Eventually, enthusiasm for and interest in the camp waned. Fewer Staples students and staff members wanted to devote their summer to such a project.  The number of Westporters willing to donate their pools dwindled. Today the Intercommunity Camp is a long-forgotten memory.

Sort of like the Rev. Dr. Martin Luther King. Even on his birthday.

MLK speech

When Lenny And Isaac Played Westport

Because the my baby boom generation is so obnoxiously self-important — and because we still cling to control of much of the media — throughout this decade we will insist on foisting 50-year anniversary stories about a mind-numbing number of 1960s events on the rest of the country.

We’ve remembered John Glenn’s orbit of the earth and John Kennedy’s assassination. Next month is the Beatles’ 1st trip to America. On the horizon: the Gulf of Tonkin incident, and Soupy Sales’ “The Mouse.”

So — as Martin Luther King Day nears — this is a good time to remember another 50th anniversary: the night Leonard Bernstein and Isaac Stern played together for the 1st time in public.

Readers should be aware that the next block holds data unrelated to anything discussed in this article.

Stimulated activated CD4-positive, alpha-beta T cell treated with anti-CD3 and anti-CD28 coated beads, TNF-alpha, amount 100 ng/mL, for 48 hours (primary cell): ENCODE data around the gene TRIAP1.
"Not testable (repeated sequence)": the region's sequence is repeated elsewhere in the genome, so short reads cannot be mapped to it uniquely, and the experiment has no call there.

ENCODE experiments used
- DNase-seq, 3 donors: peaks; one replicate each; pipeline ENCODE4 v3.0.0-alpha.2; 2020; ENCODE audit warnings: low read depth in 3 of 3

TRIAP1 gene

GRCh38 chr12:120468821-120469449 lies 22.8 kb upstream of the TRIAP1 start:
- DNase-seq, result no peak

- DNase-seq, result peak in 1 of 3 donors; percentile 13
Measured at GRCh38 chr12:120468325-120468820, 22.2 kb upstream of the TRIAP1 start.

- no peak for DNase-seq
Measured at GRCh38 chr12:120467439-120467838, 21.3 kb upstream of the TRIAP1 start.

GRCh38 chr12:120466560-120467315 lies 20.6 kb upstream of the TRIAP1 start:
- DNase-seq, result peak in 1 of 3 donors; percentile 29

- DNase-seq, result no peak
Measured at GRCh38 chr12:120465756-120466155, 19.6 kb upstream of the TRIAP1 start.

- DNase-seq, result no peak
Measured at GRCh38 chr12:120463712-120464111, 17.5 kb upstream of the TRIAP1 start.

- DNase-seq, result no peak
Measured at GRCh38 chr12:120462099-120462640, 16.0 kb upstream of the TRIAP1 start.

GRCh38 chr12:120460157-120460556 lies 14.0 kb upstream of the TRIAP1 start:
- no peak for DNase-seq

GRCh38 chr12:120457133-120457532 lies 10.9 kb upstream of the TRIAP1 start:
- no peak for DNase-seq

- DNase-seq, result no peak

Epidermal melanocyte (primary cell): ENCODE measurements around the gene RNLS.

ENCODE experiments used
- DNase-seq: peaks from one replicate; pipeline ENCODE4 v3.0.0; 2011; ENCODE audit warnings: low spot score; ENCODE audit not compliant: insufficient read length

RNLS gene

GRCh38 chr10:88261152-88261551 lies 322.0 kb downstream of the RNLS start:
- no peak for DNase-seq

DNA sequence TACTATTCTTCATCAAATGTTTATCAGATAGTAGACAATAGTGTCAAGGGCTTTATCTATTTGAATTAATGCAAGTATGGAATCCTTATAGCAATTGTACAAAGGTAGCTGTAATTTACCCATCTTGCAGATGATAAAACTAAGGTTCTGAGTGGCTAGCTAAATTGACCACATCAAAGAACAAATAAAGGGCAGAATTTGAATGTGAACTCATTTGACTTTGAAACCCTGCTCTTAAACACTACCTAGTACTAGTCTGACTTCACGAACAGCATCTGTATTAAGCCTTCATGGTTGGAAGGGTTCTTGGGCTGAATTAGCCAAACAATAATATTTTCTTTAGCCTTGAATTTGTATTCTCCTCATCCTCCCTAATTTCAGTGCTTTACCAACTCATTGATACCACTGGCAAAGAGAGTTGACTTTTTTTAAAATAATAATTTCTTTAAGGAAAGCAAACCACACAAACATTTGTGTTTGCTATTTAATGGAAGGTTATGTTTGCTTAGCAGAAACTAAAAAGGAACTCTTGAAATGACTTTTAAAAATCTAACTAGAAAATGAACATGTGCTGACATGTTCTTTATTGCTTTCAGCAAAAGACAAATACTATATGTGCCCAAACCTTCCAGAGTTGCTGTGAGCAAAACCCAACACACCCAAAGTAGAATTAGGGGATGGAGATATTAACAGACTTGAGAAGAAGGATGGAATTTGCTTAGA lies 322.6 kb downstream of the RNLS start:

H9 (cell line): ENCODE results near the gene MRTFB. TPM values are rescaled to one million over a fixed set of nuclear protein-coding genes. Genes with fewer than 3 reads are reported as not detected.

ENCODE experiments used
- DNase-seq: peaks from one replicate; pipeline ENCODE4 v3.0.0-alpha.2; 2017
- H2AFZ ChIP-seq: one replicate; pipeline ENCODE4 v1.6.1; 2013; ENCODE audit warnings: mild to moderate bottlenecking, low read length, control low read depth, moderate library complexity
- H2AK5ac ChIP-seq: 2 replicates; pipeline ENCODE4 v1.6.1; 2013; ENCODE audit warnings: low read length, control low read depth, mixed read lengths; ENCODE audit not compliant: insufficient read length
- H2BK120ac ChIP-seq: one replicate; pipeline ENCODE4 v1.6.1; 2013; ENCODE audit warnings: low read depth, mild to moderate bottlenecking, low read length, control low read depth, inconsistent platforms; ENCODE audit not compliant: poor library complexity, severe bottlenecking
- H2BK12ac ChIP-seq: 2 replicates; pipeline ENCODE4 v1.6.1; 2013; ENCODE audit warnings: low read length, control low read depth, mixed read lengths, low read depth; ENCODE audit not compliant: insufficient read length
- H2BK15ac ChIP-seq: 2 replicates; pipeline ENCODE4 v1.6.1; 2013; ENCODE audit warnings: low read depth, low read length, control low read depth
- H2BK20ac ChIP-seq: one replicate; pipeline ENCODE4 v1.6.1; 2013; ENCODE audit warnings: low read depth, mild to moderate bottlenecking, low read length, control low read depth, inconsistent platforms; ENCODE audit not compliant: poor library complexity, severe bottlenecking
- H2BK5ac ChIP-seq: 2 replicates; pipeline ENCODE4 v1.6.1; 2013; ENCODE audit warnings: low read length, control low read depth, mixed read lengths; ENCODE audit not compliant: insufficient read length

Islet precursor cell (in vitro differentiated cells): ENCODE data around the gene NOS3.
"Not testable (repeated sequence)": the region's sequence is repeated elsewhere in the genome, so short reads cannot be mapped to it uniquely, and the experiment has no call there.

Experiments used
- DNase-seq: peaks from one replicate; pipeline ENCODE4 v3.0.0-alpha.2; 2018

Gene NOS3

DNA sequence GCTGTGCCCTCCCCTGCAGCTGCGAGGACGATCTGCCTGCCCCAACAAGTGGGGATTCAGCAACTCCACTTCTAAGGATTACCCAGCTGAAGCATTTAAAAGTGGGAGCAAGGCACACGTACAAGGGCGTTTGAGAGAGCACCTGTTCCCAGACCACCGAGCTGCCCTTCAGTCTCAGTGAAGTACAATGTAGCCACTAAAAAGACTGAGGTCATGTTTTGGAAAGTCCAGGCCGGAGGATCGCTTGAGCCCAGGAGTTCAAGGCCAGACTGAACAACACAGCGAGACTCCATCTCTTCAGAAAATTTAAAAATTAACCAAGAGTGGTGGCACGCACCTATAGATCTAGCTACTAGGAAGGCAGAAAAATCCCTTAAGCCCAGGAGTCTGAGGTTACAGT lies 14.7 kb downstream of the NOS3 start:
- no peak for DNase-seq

It was half a century ago this August. It was a benefit for the Student Nonviolent  Coordinating Committee. And it happened in the Staples High School auditorium.

Leonard Bernstein, back in the day...

Leonard Bernstein, back in the day…

According to the New York Times of August 31, 1964, the concert’s genesis came from Tracy Sugarman. The Westport artist and civil rights activist — who died a year ago, the day before Martin Luther King Day — described his recent “Mississippi Summer” work in Ruleville, Mississippi to Frank Brieff, conductor of the New Haven Symphony.

Brieff called Bernstein, who called Stern. The 2 had played piano and violin together for pleasure, but had never performed in public together.